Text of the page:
Salzburg Protesters Sent Back to Vienna by Train
July 01, 2001 06:41 PM ET
By David Chance and Alan Crosby
SALZBURG, Austria (Reuters) - Austrian riot police put hundreds of anti-globalization demonstrators on a special train back to Vienna on Sunday after violent protests at a European economic summit in Salzburg.
Several arrests were made as police held several hundred protesters on a side street in central Salzburg after sporadic violence. Police said at least five people had been arrested.
At one point, police with dogs waded into the crowd, striking demonstrators with batons, Reuters correspondent David Chance reported.
"Police charged and made a big push and the response from the demonstrators was to use flagpoles to start beating on police shields," he said.
The two sides then negotiated a peaceful end to the action, with groups of protesters being released through a police cordon.
Before they were set free, some demonstrators -- some of them wearing black hoods and cloth masks -- were searched for weapons and had to reveal their identities.
"A special train will go to Vienna accompanied by police," interior police spokesman Robert Sturm said.
Four policeman were reportedly injured during the violence. Two demonstrators were seen being treated for minor cuts.
SUMMIT NOT DISRUPTED
The start of the World Economic Forum's (WEF) sixth annual European Economic summit, attended by some 15 heads of state and government as well as ministers and hundreds of business executives, was not disrupted by the clashes.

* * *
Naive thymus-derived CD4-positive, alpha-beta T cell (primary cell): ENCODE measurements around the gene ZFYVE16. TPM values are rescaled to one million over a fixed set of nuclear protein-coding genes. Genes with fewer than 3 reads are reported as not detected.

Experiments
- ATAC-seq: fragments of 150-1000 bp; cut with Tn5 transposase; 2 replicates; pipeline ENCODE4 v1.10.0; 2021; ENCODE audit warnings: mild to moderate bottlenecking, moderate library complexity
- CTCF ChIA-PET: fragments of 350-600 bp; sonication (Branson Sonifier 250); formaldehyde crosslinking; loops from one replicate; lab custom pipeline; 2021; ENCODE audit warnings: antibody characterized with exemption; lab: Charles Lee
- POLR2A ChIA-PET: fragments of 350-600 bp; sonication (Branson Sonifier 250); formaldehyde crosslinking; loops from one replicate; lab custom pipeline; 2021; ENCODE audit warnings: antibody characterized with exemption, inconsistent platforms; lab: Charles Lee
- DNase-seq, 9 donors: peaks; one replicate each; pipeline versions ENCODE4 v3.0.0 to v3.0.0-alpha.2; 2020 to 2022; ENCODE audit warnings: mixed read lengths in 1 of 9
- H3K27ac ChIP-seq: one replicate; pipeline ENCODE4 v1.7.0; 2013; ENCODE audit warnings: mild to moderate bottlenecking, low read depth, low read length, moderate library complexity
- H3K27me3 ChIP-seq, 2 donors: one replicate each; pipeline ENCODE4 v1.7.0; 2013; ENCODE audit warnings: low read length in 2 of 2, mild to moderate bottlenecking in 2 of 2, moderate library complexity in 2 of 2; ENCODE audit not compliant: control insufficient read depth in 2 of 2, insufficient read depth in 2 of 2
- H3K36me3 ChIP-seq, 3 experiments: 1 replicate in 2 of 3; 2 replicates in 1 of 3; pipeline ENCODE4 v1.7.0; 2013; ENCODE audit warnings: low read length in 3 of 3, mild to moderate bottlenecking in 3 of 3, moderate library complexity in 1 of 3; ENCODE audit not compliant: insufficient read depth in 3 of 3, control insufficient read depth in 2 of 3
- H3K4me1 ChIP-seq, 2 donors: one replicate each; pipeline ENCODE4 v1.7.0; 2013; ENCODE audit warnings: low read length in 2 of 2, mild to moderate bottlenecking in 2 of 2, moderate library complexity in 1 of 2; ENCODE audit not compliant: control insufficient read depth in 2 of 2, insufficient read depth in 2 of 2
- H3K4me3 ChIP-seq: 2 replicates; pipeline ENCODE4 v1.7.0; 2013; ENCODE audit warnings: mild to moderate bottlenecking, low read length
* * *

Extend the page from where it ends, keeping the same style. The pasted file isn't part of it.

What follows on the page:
Demonstrators had been kept well away from the conference center, where the summit was due to continue until Tuesday.
The main issues were likely to be enlargement of the European Union and the mounting crisis in the former Yugoslav Republic of Macedonia where ethnic Albanian rebels are battling government forces.
The future of Yugoslavia and Russia were also on the agenda.
Salzburg police chief Karl Schweiger said earlier that police had been trying to persuade the demonstrators, who were kept well away from the conference center, to disperse.
"I am informed that four people have been arrested," he said. Reporters later saw other demonstrators being carried away.
Security was the tightest ever seen in Austria's fourth largest city, best known as the birthplace of Wolfgang Amadeus Mozart and for the 1960s film "The Sound of Music," filmed in the city and in Salzburg's spectacular Alpine surroundings.
Anti-capitalist protesters have disrupted numerous international gatherings in recent years and Salzburg police were determined to prevent a recurrence of the serious violence seen at an EU summit in Gothenburg, Sweden, last month.
Most of the left-wing demonstrators, who carried placards with slogans such as "Smash the power of the banks and corporations," had dispersed after a rally, which began in the square near Salzburg railway station.
Austria last week temporarily reimposed border controls on its frontiers with Germany and Italy, suspending the Schengen accord under which most EU countries allow travel without passport checks.
EU Enlargement Commissioner Guenter Verheugen said he was deeply saddened by the fact that such tight security measures were necessary in Salzburg.
"I wouldn't have anything against speaking to people who hold views different from mine right here in front of the congress center," Verheugen told reporters.
"But you can't do that when there's the danger violence will be used, which is both terrible and deplorable."